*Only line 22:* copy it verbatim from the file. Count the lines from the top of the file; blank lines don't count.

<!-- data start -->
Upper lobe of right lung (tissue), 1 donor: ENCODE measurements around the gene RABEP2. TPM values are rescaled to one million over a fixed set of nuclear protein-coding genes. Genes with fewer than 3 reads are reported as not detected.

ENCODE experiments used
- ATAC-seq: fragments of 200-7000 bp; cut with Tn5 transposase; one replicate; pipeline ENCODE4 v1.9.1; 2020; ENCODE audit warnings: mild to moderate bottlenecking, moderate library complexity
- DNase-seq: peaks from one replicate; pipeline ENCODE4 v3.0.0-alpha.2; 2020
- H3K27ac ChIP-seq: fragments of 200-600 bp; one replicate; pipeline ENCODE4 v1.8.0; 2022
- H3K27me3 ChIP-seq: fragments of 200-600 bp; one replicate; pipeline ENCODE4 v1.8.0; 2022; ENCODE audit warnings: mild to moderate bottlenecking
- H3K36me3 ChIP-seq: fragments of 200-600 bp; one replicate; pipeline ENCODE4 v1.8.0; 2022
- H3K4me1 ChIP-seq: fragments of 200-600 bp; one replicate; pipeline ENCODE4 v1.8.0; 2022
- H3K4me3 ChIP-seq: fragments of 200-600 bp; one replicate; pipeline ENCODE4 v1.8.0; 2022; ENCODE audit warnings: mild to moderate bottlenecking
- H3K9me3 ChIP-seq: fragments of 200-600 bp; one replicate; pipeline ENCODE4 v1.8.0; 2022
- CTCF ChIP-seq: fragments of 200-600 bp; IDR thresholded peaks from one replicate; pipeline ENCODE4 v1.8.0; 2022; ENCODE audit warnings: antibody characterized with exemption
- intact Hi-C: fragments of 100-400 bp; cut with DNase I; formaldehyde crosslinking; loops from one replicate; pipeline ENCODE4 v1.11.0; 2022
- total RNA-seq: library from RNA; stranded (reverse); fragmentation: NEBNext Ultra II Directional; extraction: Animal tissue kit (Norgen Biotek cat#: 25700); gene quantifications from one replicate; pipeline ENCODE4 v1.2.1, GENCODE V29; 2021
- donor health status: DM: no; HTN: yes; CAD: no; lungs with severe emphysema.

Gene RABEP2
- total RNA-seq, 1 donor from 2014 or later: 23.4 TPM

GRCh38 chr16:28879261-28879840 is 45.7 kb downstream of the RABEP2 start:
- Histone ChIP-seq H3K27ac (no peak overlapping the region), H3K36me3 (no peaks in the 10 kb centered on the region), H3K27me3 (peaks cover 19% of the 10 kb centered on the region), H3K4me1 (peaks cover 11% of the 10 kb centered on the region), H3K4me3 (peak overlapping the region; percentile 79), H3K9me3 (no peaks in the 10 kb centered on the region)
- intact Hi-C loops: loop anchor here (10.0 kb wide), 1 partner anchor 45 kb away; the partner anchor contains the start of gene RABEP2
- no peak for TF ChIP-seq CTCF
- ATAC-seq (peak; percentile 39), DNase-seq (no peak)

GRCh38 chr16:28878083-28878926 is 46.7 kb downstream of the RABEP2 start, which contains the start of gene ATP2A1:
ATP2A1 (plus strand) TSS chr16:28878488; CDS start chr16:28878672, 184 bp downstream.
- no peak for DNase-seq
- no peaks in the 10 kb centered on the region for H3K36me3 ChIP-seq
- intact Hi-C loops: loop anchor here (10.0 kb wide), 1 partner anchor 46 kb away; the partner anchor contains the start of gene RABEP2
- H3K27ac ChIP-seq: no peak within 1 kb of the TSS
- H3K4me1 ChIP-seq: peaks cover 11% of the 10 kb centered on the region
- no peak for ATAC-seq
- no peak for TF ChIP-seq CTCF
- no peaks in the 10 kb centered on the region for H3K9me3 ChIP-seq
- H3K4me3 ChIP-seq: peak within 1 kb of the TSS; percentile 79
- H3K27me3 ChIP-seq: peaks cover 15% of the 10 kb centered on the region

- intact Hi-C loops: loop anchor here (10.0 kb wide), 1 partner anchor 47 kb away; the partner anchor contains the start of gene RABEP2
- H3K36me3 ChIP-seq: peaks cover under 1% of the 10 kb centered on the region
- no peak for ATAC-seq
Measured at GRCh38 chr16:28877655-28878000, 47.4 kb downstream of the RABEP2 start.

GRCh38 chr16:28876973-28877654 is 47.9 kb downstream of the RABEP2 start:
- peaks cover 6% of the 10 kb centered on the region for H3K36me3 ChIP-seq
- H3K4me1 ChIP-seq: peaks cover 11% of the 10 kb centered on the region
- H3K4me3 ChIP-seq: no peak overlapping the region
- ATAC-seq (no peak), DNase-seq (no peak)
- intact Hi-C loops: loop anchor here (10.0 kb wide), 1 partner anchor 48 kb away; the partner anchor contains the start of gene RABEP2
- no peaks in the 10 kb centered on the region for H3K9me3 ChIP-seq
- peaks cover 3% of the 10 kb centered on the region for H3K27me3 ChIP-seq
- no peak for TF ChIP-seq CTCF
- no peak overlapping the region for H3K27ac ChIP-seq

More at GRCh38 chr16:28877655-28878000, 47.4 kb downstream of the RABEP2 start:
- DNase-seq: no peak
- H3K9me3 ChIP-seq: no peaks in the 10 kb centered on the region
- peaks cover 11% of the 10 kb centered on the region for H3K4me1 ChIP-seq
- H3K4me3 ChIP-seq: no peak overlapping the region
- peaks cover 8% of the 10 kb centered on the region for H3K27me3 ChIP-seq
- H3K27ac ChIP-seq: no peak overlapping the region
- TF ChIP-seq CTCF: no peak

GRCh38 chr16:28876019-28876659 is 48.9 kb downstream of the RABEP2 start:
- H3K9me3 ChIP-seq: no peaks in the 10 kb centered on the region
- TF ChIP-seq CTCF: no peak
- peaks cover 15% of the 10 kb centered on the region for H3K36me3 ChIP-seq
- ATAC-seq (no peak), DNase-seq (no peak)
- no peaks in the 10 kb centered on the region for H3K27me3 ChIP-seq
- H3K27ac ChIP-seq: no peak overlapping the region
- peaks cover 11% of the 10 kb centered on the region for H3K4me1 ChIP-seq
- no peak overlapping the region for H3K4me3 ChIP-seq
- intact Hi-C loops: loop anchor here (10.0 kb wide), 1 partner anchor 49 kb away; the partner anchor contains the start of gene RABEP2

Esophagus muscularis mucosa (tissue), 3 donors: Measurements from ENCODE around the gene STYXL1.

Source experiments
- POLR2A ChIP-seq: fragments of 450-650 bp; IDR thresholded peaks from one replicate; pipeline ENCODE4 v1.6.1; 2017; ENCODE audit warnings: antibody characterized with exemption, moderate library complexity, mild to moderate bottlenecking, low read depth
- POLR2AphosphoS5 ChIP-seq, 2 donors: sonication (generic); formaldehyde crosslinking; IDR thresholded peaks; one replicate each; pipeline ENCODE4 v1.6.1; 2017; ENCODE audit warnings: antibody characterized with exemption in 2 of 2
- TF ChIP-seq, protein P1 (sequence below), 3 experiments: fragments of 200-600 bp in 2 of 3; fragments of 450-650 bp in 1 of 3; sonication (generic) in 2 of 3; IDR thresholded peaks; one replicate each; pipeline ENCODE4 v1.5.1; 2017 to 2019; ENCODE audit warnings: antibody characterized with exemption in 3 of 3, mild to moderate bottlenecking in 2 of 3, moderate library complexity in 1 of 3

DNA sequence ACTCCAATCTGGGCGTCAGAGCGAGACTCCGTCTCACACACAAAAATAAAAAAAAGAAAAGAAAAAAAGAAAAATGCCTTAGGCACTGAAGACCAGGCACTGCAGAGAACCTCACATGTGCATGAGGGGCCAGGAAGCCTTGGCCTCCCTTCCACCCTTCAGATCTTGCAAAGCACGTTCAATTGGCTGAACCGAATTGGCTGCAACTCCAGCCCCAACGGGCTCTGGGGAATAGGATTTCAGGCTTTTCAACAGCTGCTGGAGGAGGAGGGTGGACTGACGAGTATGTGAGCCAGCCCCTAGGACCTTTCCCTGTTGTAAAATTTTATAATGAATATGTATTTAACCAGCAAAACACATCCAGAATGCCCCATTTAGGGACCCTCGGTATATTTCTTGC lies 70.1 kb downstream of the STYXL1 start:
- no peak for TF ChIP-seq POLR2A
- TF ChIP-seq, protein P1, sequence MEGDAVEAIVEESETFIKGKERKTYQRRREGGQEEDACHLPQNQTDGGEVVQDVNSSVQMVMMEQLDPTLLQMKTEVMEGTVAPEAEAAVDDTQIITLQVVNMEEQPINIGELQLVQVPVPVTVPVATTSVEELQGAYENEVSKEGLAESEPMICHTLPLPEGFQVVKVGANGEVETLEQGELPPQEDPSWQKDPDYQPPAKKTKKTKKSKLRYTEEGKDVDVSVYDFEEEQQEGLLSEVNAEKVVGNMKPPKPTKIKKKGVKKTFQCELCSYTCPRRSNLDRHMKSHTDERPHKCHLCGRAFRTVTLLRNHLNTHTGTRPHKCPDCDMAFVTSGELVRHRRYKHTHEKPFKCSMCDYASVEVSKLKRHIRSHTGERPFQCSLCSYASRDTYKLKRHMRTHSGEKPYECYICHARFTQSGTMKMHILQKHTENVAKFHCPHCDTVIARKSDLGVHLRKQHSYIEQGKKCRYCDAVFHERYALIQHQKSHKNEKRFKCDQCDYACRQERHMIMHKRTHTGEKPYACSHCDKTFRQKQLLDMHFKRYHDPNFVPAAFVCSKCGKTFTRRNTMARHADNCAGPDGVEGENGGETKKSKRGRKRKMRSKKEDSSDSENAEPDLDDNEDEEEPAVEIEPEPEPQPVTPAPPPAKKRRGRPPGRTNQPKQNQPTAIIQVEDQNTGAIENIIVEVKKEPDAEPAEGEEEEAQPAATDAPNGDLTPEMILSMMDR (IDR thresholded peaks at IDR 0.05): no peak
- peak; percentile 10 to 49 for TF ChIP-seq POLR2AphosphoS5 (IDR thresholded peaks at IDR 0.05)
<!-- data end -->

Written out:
GRCh38 chr16:28878083-28878926 is 46.7 kb downstream of the RABEP2 start, which contains the start of gene ATP2A1: